Unlocking Domestic Resources in Developing Countries

By Gerry Boyle, Senior Policy Advisor on Private Sector Engagement, CARE International UK

Unlocking Domestic Resources in Developing Countries
Photo Credit: CARE

The Financing for Development Conference in Addis Ababa from 13 to 16 July could be a key moment to build a framework for financing the work needed to eradicate poverty by 2030, and so build confidence for the effective pursuit of the Sustainable Development Goals and for a fair and ambitious climate agreement.

Central to any framework should be the mobilisation of domestic resources in developing countries themselves. We believe financial inclusion can play a key role in providing access to approximately US$100bn of new funding for development:

Increased banking liquidity in developing countries

Savings-led financial inclusion, where the previously unbanked are brought into the formal financial system, can play an immediate role in bringing new resources into more productive use. Money previously held as small amounts of cash, often literally kept under the bed, is introduced into the banking system providing additional liquidity for lending, often in remote rural areas where micro and small enterprises find it hardest to access credit. This new liquidity is one of the cheapest and lowest risk forms of funding available to banks.

Research for the Banking on Change partnership between CARE, Barclays and Plan UK revealed that members of savings and loan groups (75% of whom are women) – once the group reached maturity (usually after about three years) and became linked to a bank – each had savings on average of $58 per year. Given that most of the two billion unbanked people identified by the most recent Global Findex Report live in developing countries, that means there is approximately $116 billion per year available for savings – an amount in the same order of magnitude as the total amount of Official Development Assistance for 2014, $134 billion, as measured by the OECD.

The path to formality and taxation

From CARE’s long experience of financial inclusion, we know that savings are frequently used by women to develop micro-enterprises, some of which grow substantially larger, requiring access to more sophisticated financial products from the formal sector. We also know that this engagement with the formal financial sector is a key step for micro-enterprises on the path to formality, in which taxes are paid and domestic resources are strengthened.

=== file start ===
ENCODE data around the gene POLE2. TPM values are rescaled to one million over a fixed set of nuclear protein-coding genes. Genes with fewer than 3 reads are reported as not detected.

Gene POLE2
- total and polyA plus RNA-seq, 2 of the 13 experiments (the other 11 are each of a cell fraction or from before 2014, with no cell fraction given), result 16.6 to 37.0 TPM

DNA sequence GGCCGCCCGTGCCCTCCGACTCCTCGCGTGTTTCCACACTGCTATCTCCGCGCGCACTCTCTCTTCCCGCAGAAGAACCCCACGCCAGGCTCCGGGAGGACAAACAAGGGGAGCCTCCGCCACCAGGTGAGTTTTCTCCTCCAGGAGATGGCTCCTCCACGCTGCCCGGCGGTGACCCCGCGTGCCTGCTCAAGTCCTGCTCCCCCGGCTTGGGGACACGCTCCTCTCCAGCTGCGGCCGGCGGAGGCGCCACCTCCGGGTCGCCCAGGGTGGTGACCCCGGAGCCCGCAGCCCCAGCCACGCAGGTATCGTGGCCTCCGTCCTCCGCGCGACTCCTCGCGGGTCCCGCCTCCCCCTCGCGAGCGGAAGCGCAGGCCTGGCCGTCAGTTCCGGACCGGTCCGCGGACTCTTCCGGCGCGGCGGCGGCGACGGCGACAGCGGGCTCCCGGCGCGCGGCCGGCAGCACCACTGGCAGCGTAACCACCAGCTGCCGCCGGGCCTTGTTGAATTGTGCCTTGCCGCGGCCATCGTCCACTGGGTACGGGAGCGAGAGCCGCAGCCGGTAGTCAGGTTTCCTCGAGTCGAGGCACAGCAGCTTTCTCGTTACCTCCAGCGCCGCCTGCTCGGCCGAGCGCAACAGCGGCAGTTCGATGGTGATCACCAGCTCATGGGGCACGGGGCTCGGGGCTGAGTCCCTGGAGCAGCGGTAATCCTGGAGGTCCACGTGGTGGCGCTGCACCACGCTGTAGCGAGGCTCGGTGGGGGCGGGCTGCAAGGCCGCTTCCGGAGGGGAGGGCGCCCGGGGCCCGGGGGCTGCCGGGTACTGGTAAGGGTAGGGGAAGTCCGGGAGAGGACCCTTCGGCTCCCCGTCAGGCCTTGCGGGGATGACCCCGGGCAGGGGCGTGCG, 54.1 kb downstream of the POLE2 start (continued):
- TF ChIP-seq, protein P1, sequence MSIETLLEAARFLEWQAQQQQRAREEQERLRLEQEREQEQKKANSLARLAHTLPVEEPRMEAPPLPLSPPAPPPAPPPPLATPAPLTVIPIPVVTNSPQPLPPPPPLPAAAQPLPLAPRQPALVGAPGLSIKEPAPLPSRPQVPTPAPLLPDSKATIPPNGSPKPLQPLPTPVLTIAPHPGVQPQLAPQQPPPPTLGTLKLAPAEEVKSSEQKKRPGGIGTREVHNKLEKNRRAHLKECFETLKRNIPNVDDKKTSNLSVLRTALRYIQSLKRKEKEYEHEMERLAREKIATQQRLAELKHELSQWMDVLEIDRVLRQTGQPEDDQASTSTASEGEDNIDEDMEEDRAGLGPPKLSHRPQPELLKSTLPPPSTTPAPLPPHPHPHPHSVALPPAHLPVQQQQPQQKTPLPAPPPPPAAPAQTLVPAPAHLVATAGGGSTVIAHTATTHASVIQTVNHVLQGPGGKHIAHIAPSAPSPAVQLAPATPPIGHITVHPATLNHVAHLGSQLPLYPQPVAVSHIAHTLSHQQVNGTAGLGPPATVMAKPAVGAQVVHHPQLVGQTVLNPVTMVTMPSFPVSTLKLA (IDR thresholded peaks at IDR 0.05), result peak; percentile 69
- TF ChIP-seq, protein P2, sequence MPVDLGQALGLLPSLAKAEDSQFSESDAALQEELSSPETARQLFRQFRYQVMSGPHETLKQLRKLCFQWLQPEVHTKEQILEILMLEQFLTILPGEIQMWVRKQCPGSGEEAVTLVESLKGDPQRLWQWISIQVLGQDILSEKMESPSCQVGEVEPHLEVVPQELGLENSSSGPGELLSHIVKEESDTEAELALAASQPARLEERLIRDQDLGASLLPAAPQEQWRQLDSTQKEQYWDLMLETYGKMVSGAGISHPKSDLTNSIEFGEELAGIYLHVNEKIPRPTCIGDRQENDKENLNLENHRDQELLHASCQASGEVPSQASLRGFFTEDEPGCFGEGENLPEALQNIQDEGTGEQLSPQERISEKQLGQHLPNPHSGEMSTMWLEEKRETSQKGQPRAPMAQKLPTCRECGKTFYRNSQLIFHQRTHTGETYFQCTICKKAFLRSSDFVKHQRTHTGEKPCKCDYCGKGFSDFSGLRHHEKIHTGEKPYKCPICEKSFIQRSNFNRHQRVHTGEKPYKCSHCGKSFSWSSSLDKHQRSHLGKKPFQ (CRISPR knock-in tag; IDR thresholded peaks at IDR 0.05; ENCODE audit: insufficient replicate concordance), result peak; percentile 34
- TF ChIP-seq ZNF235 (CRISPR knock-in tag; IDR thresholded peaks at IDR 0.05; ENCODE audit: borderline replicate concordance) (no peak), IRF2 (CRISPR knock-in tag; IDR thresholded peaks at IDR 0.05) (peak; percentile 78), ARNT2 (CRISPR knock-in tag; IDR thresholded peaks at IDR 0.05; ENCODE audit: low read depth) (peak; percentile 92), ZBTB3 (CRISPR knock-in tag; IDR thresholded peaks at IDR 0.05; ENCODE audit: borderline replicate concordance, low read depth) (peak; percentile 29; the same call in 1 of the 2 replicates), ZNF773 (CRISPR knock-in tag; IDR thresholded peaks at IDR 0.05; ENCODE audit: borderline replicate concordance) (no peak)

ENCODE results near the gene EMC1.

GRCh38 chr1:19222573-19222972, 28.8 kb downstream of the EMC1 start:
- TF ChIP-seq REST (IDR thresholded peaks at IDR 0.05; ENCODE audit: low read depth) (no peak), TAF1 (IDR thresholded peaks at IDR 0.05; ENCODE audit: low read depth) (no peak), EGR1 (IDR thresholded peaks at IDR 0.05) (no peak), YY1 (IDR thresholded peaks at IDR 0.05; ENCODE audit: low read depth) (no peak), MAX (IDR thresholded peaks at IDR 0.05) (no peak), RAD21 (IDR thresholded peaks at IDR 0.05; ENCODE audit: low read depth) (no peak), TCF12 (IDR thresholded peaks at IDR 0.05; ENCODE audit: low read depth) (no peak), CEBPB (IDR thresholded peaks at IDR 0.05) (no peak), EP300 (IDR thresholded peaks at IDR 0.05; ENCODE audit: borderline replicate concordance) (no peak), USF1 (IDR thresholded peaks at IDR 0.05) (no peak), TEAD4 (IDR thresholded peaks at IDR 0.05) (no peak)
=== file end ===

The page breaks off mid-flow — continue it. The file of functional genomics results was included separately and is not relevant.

We therefore encourage the Conference to highlight the important role that financial inclusion can play, and recommend that governments develop inclusive financial strategies that reach the poorest members of society – we know that even those on less than $2/day can save, that those savings can empower them to build a better life, and that by bringing those savings into the formal financial sector, countries can have access to relatively low cost and low risk funds for development via mainstream banking.

Donor support is still required for the process of developing financial literacy – and therefore demand for financial services – among those living in poverty, and the process of providing people with access to those formal financial services. However, reaching the previously unbanked is becoming increasingly commercially attractive to banks, both because of the spread of very cost-effective mobile money accounts and through linking with savings and loan groups, both of which substantially cut the costs of providing formal financial services in remote and poor communities.

Also, we believe that banks will be increasingly willing to pay customer acquisition costs to link to the savings and loan groups when they are mature, since they represent high quality customers with an established track record. If this is correct, there is now an opportunity to fund financial inclusion and linkage to the formal sector on a ‘returnable capital’ basis, where ultimately the banks bear a substantial element of the costs of recruiting new customers.

We urge the UK and other donors/governments to seriously consider these options. The Conference negotiations look like they may be difficult, but almost all parties (donors, UN, World Bank, many Southern national governments, the private sector) are agreed that financial inclusion works. It should therefore be a key part of the discussions.

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